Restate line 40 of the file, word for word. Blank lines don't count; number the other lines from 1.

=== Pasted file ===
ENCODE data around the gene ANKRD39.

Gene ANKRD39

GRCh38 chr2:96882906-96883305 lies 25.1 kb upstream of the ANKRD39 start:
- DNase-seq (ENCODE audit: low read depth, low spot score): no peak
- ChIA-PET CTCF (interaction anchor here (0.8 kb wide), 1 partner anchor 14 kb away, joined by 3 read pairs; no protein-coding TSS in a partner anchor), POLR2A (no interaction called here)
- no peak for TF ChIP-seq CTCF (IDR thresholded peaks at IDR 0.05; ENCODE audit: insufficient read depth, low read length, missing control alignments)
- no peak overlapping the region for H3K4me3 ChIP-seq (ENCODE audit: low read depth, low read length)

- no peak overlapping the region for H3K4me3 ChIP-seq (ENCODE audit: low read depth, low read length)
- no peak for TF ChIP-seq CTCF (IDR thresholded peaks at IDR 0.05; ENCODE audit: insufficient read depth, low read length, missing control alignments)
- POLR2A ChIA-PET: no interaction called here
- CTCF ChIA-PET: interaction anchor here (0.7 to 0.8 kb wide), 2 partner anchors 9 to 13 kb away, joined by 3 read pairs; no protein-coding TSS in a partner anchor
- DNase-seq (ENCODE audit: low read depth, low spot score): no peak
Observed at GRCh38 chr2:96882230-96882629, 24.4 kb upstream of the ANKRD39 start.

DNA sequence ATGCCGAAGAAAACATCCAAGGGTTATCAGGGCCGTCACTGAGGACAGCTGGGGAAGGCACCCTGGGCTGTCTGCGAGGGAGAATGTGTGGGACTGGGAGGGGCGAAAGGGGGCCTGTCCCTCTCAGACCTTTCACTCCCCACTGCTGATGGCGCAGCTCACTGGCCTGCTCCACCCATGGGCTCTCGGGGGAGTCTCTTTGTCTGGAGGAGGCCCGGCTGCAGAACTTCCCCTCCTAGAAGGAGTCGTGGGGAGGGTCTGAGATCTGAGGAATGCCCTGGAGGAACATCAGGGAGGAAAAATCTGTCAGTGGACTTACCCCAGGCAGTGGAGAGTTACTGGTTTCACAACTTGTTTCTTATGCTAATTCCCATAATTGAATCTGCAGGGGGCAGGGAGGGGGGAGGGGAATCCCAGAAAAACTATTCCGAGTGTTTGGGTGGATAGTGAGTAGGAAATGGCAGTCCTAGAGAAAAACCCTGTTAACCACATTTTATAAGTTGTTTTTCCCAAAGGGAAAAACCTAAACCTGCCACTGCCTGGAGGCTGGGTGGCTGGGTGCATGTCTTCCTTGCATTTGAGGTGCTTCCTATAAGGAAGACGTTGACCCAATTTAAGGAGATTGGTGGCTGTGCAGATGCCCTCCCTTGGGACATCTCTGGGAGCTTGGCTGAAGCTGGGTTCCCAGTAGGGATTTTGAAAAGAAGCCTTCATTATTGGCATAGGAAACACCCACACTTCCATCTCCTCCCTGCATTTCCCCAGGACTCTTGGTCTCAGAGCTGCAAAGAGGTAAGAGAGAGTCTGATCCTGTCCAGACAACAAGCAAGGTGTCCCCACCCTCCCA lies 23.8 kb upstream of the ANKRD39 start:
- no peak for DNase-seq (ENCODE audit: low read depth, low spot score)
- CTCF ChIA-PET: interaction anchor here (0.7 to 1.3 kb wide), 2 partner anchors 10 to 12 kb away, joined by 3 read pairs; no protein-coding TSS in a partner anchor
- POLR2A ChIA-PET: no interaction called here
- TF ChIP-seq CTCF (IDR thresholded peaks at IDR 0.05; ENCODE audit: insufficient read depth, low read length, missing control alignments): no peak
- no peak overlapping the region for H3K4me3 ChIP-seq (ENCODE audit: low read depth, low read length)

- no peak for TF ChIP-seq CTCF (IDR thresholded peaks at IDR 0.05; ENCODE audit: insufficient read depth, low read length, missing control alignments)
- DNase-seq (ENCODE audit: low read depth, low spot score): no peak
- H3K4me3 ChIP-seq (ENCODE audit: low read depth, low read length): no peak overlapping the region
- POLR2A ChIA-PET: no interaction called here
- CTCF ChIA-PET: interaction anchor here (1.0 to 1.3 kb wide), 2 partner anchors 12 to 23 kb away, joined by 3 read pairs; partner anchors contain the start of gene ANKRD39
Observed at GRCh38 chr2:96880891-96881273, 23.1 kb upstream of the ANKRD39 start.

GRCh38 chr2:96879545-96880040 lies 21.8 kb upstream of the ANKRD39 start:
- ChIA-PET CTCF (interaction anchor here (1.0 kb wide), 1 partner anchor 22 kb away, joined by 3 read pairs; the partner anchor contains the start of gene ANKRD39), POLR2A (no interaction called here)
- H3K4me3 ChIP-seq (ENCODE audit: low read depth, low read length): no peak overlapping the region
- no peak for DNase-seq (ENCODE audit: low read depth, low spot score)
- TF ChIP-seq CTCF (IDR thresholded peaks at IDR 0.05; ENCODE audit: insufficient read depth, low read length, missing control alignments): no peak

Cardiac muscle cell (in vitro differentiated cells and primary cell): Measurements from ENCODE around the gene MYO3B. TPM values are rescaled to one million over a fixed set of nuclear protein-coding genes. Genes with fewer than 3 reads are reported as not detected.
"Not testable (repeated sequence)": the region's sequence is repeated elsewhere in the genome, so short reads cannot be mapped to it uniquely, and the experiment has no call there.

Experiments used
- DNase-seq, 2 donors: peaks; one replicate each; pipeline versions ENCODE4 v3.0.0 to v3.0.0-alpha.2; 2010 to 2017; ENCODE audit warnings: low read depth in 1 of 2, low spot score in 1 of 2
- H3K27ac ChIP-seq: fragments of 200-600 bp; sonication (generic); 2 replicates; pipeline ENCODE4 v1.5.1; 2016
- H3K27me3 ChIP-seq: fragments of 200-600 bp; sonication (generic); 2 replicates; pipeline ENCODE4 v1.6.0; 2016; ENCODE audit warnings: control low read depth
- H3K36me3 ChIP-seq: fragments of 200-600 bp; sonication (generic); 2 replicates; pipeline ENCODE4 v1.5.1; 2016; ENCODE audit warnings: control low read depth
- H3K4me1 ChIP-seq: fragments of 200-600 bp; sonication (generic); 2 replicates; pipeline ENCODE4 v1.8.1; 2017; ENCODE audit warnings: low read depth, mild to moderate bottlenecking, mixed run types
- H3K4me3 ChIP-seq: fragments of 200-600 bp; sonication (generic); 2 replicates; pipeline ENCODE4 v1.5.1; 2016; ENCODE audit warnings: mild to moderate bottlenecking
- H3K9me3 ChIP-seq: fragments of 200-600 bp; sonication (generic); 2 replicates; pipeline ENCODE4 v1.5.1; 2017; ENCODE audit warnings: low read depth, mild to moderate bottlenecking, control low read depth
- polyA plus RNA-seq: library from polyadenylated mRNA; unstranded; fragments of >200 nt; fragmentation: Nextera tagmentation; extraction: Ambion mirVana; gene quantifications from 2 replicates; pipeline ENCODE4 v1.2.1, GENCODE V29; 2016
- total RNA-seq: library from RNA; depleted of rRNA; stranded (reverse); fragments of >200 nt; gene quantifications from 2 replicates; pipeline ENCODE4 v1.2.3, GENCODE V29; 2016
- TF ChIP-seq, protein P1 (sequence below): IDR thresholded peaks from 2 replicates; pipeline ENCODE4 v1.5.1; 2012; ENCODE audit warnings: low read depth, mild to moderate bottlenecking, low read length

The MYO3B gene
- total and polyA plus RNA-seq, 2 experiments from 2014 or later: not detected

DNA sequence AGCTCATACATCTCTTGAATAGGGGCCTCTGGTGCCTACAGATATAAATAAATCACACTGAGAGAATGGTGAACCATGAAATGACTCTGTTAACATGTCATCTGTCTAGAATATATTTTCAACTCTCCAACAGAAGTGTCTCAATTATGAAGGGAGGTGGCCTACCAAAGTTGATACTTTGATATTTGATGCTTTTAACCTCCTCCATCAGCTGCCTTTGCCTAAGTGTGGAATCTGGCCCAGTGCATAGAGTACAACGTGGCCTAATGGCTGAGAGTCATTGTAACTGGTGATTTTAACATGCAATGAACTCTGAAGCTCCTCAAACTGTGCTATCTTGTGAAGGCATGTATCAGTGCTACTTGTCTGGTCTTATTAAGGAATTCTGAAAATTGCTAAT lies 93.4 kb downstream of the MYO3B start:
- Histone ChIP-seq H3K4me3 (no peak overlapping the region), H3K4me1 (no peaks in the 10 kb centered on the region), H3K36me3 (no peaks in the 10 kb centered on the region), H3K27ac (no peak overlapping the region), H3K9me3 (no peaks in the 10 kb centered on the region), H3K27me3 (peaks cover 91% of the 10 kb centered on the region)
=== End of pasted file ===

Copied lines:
- H3K9me3 ChIP-seq: fragments of 200-600 bp; sonication (generic); 2 replicates; pipeline ENCODE4 v1.5.1; 2017; ENCODE audit warnings: low read depth, mild to moderate bottlenecking, control low read depth